'90s drug gang members facing new drug charges
By Joe Gorman
As members of the street gang that pioneered the sale of crack cocaine in the early 1990s in the city, Aaron Rogers and Brian Hunter weren’t just taking part in The Game – they were all-stars.
So investigators say it is no surprise the two got back into The Game, the term some give to the drug trade, after serving lengthy federal prison sentences for drug trafficking and getting caught again.
Rogers, 47, and Hunter, 44, both of Youngstown, are two of 19 people indicted on charges of selling heroin and cocaine in the city. They were both arrested last week after federal indictments were unsealed Wednesday.
Rogers and Hunter have detention hearings in federal court this week. They have been in custody since their arraignments after they were picked up Wednesday.
Former Youngstown police officer Bob Patton, who was in law enforcement for more than 30 years and spent a large portion of that time investigating major drug cases, said Rogers and Hunter were both members of the Ready Rock Boys. Patton was one of the lead investigators on the federal case in 1994 that saw them and eight others indicted on cocaine-trafficking charges in Youngstown.
Patton said the Ready Rock Boys had friends and relatives in Detroit who had access to crack cocaine, and they networked with them to bring the drugs to Youngstown.
“They were the guys that brought crack cocaine to Youngstown,” Patton said.
Patton said the gang members were known for all driving the same types of cars – and for the drugs and the accompanying violence that came with the drug trade. In the 1990s, the city saw a record spike in its homicide rate as more than 500 slayings were recorded, a large portion attributed to the crack-cocaine trade and the resulting turf wars that followed.
Patton said all members of the ring were found guilty or pleaded guilty, and they all served lengthy sentences. Court records show Rogers was sentenced to 121 months in prison, and Hunter was sentenced to 87 months. The case was investigated for about a year by the city police department along with the FBI and Bureau of Alcohol, Tobacco, Firearms and Explosives, Patton said.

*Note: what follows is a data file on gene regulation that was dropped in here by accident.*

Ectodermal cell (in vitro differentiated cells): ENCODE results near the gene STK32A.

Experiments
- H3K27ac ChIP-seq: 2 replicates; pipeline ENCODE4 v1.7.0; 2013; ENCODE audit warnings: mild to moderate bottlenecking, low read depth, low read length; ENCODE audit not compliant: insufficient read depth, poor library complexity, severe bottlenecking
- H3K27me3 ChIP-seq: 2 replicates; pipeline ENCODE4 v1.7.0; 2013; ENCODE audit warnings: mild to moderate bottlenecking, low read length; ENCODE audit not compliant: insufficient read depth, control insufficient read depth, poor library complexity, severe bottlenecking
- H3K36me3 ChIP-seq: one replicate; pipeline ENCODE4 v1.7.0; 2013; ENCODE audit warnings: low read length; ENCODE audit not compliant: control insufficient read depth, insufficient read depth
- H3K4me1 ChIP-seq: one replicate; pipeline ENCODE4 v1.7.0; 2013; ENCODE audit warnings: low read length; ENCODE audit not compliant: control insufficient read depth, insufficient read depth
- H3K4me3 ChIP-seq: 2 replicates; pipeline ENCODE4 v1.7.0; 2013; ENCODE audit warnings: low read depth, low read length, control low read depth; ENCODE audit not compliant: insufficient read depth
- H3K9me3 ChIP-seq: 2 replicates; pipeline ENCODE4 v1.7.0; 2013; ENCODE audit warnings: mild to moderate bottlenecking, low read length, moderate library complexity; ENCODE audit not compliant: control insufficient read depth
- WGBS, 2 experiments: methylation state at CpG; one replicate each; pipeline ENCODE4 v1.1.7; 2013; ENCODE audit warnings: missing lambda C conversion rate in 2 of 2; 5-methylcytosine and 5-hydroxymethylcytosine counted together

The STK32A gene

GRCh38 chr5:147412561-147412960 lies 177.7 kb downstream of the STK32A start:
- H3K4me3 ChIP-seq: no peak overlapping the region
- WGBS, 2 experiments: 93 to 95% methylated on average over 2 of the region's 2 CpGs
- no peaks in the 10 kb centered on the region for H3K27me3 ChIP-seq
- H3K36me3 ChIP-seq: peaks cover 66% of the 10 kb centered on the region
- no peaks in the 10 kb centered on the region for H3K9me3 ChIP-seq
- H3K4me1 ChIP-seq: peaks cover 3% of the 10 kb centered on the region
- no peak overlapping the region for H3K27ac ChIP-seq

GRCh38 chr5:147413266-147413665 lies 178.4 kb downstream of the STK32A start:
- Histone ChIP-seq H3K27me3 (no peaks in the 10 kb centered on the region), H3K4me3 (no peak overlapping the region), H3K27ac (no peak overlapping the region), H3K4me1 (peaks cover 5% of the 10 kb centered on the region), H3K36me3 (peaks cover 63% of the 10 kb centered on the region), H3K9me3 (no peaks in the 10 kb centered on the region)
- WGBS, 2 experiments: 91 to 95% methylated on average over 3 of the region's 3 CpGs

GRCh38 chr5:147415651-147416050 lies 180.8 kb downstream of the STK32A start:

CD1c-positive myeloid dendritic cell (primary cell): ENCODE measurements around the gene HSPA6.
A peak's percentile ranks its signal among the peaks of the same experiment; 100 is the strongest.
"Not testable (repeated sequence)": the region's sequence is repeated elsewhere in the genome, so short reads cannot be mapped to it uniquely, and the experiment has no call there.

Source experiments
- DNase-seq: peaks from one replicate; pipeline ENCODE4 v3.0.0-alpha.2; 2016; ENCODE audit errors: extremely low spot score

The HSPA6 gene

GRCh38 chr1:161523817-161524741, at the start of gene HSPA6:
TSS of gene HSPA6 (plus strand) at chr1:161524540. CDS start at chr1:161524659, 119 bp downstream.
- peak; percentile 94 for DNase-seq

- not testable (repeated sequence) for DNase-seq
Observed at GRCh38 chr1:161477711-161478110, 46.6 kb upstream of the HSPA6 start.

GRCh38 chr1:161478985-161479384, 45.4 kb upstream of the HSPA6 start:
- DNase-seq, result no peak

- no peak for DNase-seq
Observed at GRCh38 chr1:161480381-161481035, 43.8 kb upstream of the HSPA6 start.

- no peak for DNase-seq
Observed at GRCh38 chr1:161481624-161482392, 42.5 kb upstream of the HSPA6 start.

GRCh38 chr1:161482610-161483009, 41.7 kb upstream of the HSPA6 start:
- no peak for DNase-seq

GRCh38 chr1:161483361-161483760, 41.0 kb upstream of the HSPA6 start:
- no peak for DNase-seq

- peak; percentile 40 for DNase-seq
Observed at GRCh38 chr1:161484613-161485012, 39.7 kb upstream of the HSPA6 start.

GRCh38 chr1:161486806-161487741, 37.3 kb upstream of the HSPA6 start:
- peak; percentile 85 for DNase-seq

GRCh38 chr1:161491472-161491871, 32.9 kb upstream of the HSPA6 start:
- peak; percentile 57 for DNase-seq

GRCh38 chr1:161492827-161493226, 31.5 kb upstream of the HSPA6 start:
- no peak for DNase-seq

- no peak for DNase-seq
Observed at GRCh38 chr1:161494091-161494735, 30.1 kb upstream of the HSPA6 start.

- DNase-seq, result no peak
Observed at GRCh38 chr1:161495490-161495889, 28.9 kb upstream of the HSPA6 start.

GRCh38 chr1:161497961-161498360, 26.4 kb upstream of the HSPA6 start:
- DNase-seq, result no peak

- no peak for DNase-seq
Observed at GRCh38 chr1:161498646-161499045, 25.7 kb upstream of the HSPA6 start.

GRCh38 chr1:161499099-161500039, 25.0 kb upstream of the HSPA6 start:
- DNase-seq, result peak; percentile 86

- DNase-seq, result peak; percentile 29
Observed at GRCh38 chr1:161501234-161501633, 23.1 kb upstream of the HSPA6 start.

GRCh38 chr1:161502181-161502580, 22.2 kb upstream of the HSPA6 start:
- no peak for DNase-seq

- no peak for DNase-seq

“It put a huge dent in the crack-cocaine traffic in the city and the violence,” Patton said.
Patton said he was not surprised that Rogers and Hunter both purportedly got back into The Game.
“That’s all they really know,” Patton said.
Patton and city Police Chief Robin Lees, who also worked for a majority of his career in law enforcement investigating drug crimes, said it is hard for people involved in The Game to get out, no matter how many times they are arrested or even if they have a change of heart.
They both said drug dealers who go to prison often wind up serving time with other drug dealers. There, they are able to network and often get together when they are released to do business.
“You make contacts,” Patton said. “You talk, you communicate in prison.”
Lees said he is glad the current case is over because he had been receiving a lot of complaints since he became chief in 2014 about drug dealing in the South Avenue corridor, and the indictments should clear up that problem for a little bit. He said he was frustrated because when people would complain to him, he could not tell them the problem was being worked on because he did not want to compromise the investigation.
“These are long-term resolutions to what they see as a short-term problem,” Lees said.